Subpoenas against the press numbered more than 3,000 na-
tionwide in 2006 with 335 issued by federal prosecutors seeking
the identities of news sources, according to a survey conducted
by a Brigham Young University law professor. More than a few
journalists have spent time in jail, and some have been forced out
of the profession all together by heavy fines that crippled them fi-
nancially. These are all heavy-handed tactics to illicit the names of
We are not afraid to entrust the American people
with unpleasant facts, foreign ideas, alien philoso-
phies, and competitive values. For a nation that is
afraid to let its people judge the truth and falsehood
in an open market is a nation that is afraid of its peo-
— John F. Kennedy
In any event, the proper question isn't what a jour-
nalist thinks is relevant but what his or her audience
thinks is relevant. Denying people information they
would find useful because you think they shouldn't
find it useful is censorship, not journalism.
— Michael Kinsley
people who can then be identified and retaliated against. Media
companies large and small faced with the enormous expenses of
fighting such legal battles to protect sources are turning their
backs on compelling stories.
As S. 448 awaits permission from key senate leadership to
come to the floor for a full vote, all senators, representing the in-
terests of American citizens, need to hear from their constituents.
Citizens who value the importance of transparency in governance
and think the American press needs to continue to serve as the
watchdog on the federal government should tell their senators to
support this measure.
The clock is ticking as Congress will recess in August. Tell your
senator to have the bill moved to a full Senate vote as soon as
possible and support its passage.
Without this bill, stories that affect lives, like the oil spill in the
Gulf, will never get the detailed attention they need to bring about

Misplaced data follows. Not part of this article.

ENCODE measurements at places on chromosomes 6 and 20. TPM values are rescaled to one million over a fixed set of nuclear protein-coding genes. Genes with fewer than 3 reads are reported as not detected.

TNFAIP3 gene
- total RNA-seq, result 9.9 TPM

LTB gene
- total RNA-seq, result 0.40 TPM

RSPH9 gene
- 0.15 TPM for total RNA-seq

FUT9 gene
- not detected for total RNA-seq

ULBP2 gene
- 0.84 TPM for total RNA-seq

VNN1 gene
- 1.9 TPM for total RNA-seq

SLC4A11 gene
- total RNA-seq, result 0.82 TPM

change. Without this bill, your government has a better chance of
operating in darkness or lying its way out of trouble. Help bring
this to an end by voicing support for S. 448.
Only when there is a free flow of information from the govern-
ment to its people can we truly appreciate the beauty and power
of a democracy.
Kevin Z. Smith is the 2009-2010 national president of the Society
of Professional Journalists. Reach him at For
more on SPJ’s work to improve and protect journalism, see
Well-deserved thanks
to another volunteer
To the Editor:
On the 4th of July opening of
the “Squeaky Wheels” skate
park, the Vernonia Lions Club
overlooked thanking one of the
most helpful and important
people of the building project.
The Lions Club would like to
give a big “Thank You!!” to Tom
Ramsey. Thanks for all your
hard work, effort and long
hours that you put into the proj-
ect. It is very much appreciat-
George Tice
Vernonia Lions Club
Policy on Letters
not publish letters with per-
sonal attacks on private citi-
zens. Preference will be giv-
en to brief letters, 300 words
or less.
All letters must be signed
and include a verifiable ad-
dress or phone number.
Ike Says
From page 2
refuges. Stream temperatures,
as many of us have feared, are
indeed limiting the production
of salmonids in the Nehalem
River water shed.
It is purely a fluke of nature
that we will be able to see ex-
tremes of both high and low
stream temperatures in back-
to-back years (last year, stream
temperatures exceeded 80 de-
grees locally). The evidence
will be compelling regarding
what is needed in the Nehalem
basin if we are to expand
salmonid production and the
resulting fisheries.
Many of you have probably
noticed the northwest winds
that have been blowing in July,
this also is adding to the good
fortunes of the salmon that are
in the ocean or about to enter it
as smolts. Reports are that
there is a good supply of bait-
fish and the adult salmon are
big and fat.
Hope everybody has a safe
and fun Jamboree. Don’t forget
to bring the kids down to the
fishing derby at Lake Vernonia
on Friday the 6th. Registration
is 4-5 pm and fishing is be-
tween 5-6 pm. Lots of prizes
Izaak Walton League,
Nehalem Valley Chapter
meets monthly on the 3rd
Thursday at 7:00 p.m. Call
503-429-7193 for location.